But, throughout the years I’ve endured what is also regarded as one of the most difficult to navigate websites on the Internet. It’s absolutely horrid the amount of upselling they push, the number of things moving and flashing and spinning and swirling. In all honesty, I think GoDaddy has some fine designers and developers on their staff. I really do. If you look at things individually on their site, it looks ok. But, it’s when you piece things together that it becomes a real nightmare. I’m convinced they’re good people with great talent that are being dictated to by marketers and managers. It’s an attempt by higher-ups to cram as much information as possible into every part of their website. It’s gotten better over the years, but it’s still a drain. To make any good headway, they need a complete overhaul of their entire site architecture and the way they think about doing business online.
The homepage is arguably one of the better parts of their site, but it still leaves a nasty taste in people’s mouths. So, as part of my Website Nightmares series, I’ve taken a 60-minute attempt at redesigning it. It’s not finished, by a long shot, but I think it’s a little better and a good head start. The navigation is much cleaner, the domain search feature is a bit easier to find and isn’t covered up by the massive drop-down menu that the site currently has, which is probably priority #1 for anyone going there. I kept the bottom navigation menu of the site because I thought it was ok as-is, but removed much of the footer of the existing site all together (not seen in the screenshot).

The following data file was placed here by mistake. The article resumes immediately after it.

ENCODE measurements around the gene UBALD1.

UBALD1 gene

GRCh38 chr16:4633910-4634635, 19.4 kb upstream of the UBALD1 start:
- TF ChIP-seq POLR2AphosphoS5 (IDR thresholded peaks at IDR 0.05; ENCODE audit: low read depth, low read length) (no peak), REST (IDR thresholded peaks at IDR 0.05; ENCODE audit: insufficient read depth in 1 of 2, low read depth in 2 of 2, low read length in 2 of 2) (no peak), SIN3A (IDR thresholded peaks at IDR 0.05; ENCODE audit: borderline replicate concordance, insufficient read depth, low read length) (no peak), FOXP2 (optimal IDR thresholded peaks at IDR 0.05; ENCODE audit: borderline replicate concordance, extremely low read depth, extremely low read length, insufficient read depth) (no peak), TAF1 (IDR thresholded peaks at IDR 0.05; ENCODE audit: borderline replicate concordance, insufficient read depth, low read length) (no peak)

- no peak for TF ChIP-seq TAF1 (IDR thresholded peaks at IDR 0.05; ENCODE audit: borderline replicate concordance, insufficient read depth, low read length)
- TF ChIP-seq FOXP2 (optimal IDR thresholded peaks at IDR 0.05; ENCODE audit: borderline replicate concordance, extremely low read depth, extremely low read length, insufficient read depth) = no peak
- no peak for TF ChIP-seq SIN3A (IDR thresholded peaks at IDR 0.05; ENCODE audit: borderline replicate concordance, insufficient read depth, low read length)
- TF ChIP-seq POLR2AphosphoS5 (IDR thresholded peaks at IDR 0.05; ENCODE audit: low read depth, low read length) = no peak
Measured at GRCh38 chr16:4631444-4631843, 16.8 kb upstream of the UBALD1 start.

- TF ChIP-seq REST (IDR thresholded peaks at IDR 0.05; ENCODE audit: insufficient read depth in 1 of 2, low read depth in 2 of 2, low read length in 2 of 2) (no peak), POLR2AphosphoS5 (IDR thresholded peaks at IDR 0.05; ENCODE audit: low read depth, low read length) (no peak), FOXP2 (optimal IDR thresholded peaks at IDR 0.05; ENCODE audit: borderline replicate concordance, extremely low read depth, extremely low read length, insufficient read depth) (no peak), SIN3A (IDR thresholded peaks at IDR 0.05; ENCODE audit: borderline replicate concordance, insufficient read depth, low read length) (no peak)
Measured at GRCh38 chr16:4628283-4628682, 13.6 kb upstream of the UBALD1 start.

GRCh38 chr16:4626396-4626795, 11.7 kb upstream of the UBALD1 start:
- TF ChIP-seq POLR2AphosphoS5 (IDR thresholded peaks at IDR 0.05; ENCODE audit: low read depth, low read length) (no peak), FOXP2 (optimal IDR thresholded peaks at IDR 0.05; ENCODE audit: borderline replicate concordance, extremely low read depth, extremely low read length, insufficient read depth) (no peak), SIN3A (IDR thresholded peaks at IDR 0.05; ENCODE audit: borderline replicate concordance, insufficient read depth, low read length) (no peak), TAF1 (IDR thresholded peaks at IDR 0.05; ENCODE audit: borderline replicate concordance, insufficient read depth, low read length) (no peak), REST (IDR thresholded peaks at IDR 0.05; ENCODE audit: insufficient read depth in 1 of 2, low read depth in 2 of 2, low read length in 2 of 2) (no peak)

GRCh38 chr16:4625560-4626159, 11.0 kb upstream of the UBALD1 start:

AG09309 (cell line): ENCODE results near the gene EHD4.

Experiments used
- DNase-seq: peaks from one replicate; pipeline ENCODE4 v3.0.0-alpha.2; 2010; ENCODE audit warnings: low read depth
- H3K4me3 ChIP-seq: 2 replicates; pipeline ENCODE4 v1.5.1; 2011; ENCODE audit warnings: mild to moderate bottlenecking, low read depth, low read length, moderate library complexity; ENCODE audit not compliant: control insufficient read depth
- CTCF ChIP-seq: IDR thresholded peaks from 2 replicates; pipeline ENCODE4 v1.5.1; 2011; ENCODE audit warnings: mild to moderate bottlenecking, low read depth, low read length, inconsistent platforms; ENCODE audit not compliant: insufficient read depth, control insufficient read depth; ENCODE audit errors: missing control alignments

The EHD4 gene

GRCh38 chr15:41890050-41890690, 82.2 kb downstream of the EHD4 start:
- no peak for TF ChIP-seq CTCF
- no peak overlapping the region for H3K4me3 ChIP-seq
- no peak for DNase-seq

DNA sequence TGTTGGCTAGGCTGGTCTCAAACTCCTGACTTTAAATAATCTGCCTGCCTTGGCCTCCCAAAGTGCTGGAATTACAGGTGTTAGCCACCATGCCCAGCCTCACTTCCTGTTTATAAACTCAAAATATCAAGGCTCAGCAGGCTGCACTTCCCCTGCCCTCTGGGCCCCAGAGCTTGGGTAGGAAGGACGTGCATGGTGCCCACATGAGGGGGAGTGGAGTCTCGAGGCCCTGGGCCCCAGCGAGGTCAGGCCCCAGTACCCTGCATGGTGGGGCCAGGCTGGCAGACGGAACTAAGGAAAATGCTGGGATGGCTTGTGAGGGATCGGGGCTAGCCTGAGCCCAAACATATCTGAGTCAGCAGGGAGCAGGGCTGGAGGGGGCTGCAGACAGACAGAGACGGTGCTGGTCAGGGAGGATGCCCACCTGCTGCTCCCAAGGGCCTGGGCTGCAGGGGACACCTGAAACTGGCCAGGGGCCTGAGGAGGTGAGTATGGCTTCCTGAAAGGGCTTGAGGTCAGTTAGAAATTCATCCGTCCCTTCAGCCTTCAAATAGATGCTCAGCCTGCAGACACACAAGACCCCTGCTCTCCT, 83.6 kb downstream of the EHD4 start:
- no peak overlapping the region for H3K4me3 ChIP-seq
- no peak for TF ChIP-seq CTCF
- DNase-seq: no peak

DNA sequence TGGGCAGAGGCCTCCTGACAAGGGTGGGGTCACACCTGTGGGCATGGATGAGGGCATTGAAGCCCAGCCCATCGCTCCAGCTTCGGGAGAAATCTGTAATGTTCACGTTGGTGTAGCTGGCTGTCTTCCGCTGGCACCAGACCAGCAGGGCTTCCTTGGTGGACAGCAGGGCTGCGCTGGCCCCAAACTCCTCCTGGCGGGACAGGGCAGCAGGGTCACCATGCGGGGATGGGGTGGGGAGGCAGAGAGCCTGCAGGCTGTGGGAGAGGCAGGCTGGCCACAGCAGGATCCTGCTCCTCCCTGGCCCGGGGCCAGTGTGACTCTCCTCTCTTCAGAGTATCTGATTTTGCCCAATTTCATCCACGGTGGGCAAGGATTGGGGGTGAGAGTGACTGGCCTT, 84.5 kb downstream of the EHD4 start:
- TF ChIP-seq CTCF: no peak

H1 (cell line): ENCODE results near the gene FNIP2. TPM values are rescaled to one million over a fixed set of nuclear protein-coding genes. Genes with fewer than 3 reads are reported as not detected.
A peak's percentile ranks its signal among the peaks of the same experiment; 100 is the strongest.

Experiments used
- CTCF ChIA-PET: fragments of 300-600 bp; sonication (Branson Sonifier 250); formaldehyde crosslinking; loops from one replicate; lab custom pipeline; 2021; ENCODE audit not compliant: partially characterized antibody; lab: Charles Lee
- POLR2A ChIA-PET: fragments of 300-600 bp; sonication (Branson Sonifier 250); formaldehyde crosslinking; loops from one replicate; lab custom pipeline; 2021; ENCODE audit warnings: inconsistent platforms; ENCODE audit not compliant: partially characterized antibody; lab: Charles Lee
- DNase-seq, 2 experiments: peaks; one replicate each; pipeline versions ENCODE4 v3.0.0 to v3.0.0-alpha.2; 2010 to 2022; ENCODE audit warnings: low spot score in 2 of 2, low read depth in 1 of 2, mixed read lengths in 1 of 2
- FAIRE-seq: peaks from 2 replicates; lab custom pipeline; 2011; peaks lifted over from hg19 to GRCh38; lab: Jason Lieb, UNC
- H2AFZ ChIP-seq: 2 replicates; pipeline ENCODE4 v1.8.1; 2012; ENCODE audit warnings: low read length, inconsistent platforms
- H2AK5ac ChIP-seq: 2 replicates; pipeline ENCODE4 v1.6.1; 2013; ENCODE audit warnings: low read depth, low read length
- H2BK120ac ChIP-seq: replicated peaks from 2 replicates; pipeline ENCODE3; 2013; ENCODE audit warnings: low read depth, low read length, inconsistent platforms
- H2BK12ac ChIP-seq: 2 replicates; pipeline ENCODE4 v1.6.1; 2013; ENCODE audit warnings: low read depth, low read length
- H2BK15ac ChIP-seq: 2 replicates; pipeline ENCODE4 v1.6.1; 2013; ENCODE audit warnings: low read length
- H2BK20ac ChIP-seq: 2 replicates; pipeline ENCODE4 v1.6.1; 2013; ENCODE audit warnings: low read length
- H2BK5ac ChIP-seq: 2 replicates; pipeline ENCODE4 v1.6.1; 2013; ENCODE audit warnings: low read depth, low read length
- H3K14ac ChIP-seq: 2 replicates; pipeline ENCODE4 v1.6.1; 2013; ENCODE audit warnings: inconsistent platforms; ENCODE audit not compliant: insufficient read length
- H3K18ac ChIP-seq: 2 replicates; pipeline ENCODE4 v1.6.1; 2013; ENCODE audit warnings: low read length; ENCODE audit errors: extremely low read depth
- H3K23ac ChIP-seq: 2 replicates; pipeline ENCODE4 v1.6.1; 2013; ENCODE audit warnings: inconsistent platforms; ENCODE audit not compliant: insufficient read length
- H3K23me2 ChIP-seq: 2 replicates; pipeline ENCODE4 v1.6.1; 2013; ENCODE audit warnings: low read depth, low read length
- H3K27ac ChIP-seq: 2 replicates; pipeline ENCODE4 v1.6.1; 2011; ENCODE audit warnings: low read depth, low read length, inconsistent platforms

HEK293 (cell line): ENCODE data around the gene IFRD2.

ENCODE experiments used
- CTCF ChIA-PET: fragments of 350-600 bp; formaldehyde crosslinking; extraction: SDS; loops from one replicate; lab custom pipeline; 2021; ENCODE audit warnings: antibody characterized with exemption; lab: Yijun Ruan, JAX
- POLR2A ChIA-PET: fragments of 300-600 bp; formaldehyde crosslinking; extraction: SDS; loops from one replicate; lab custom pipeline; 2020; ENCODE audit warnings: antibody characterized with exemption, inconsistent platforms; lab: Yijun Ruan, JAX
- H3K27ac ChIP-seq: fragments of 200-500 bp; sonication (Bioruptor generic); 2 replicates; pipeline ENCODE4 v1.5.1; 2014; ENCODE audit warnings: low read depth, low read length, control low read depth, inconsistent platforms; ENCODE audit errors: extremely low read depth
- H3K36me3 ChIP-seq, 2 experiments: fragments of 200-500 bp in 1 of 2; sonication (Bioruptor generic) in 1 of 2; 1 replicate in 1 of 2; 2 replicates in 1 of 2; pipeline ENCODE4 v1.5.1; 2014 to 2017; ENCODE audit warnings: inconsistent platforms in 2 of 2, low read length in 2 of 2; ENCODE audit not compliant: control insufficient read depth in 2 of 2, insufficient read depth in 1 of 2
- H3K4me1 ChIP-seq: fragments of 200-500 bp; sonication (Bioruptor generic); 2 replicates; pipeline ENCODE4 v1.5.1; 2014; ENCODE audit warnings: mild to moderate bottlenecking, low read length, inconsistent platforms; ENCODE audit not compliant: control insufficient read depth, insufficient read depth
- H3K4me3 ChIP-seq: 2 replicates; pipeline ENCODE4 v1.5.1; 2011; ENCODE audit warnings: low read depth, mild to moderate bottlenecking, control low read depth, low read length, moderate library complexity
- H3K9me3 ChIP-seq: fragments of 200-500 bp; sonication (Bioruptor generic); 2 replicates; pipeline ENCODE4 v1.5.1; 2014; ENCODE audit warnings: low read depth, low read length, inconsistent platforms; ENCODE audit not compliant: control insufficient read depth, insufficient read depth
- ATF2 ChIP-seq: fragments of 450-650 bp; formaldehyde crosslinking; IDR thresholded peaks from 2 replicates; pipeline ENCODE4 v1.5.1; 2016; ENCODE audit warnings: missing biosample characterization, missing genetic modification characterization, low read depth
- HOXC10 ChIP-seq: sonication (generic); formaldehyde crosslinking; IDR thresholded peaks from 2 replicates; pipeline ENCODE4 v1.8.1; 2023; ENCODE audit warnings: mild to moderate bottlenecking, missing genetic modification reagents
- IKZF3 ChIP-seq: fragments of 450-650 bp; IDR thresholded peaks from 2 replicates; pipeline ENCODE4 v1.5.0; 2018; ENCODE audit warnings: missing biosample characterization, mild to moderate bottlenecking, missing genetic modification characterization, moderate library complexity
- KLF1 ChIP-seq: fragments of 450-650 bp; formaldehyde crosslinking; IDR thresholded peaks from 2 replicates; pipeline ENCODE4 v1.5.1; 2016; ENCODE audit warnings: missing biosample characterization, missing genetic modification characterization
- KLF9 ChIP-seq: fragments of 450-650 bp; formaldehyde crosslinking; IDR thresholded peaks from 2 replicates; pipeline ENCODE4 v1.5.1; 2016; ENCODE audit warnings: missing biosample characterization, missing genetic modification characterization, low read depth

The GoDaddy.com Website Redesign
Here’s the before:
And the after, with 60 minutes of work:
You can see that I ran out of time to devote to the area just to the left of the domain search box. One big functionality I would change is account logins. Now, when you go to the site and enter your login details it just dumps you right back on the homepage, which is mostly useless. I’ve never logged in and NOT wanted to go to the “My Account” section of the site, but for some reason they have a separate button their existing navigation menu for that. If you click it, you still have to login on that page. It adds 2-3 extra clicks that aren’t necessary. In my world view, you login at the top of the homepage and it takes you to your account management. If you’re returning and it knows who you are, but it’s been long enough you need to login again, it does show you how many domains and accounts are expiring soon. Right now, I have 8 domains about to expire. Ironically, it also tells me sometimes that my hosting account is about to expire soon, too. Except, it’s paid for for another 4 years.
In my layout, there needs to be a discussion about the navigation elements. Currently, GoDaddy’s site has a massive mega-dropdown with dozens and dozens of choices, mostly for things no one has ever used. Or at least should use.
I particularly love re-designing old websites. One of my clients recently bought out another company and they wanted a separate web site and didn’t have access to any new logos or photos. They were looking for it to be quick, too, because they don’t want to invest a whole lot in marketing until they know it’ll take off. The old site also had everything inserted as an image. Every bit of text was just a flat JPG. Here’s the old site:
As part of my Website Nightmares, first up is Indianapolis Power and Light, with a website that appears to have been largely committee-driven. Some of the issues here include:
Search box relegated to the bottom of the page.
No direct login box to pay your bill, the #1 reason why anyone would visit this site.
A lot of repeating links and text that waste space. They’re at least 3 links on the homepage to show power outages (which is somewhat silly to have online because how would you check for an outage if you’re without power?)
The site uses frames. A lot.
The site is squished into a frame size that’s way too small and is top-left aligned to the browser view window.